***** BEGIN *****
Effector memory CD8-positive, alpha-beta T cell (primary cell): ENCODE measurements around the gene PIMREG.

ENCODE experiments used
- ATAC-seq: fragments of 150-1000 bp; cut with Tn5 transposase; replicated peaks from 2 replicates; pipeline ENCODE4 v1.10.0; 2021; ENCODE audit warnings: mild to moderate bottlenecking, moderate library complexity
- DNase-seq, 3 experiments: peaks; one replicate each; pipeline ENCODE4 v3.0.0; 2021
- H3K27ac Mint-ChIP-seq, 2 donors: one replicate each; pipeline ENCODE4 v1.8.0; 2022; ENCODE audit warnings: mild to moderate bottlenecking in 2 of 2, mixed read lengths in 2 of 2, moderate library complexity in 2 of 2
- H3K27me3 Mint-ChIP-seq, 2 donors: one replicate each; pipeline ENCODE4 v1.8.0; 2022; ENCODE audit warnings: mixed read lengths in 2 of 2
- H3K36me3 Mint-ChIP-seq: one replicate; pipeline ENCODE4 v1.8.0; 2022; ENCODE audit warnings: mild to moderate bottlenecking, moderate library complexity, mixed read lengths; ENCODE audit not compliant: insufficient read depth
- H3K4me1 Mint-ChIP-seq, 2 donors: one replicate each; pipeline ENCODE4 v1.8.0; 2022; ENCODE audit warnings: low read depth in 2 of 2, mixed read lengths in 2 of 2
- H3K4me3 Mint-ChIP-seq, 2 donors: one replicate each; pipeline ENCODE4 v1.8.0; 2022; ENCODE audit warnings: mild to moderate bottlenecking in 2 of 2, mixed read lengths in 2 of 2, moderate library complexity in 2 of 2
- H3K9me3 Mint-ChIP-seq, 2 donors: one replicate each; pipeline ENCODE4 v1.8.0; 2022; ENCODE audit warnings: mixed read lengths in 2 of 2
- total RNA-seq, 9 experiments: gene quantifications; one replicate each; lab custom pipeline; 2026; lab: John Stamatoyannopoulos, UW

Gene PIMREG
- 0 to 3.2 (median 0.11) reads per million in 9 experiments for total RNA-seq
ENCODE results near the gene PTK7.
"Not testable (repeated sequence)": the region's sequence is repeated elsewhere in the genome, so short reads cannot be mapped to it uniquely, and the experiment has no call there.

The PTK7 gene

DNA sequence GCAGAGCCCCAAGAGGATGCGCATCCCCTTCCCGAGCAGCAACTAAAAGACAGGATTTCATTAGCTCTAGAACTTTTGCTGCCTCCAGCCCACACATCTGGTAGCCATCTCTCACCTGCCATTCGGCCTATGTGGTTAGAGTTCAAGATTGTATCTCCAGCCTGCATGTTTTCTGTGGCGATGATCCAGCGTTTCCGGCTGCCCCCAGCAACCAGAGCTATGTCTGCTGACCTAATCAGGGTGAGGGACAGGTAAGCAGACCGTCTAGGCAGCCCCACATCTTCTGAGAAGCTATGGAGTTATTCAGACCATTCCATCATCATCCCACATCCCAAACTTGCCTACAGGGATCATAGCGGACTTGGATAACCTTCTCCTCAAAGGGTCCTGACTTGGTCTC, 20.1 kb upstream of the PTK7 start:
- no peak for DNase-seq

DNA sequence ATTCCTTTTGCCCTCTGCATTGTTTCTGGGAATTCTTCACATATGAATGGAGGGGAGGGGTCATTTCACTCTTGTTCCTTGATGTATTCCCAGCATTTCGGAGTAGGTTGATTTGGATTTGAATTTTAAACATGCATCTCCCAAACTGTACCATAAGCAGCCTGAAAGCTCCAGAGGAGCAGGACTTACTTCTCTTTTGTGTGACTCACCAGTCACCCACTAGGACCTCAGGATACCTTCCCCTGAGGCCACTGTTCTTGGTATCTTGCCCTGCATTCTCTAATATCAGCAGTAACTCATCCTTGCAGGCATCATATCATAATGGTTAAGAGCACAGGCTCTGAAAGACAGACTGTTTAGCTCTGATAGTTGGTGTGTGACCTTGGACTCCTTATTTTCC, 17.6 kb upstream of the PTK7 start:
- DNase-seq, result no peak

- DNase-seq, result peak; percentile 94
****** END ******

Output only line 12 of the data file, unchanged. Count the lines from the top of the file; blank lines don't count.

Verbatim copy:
Gene PIMREG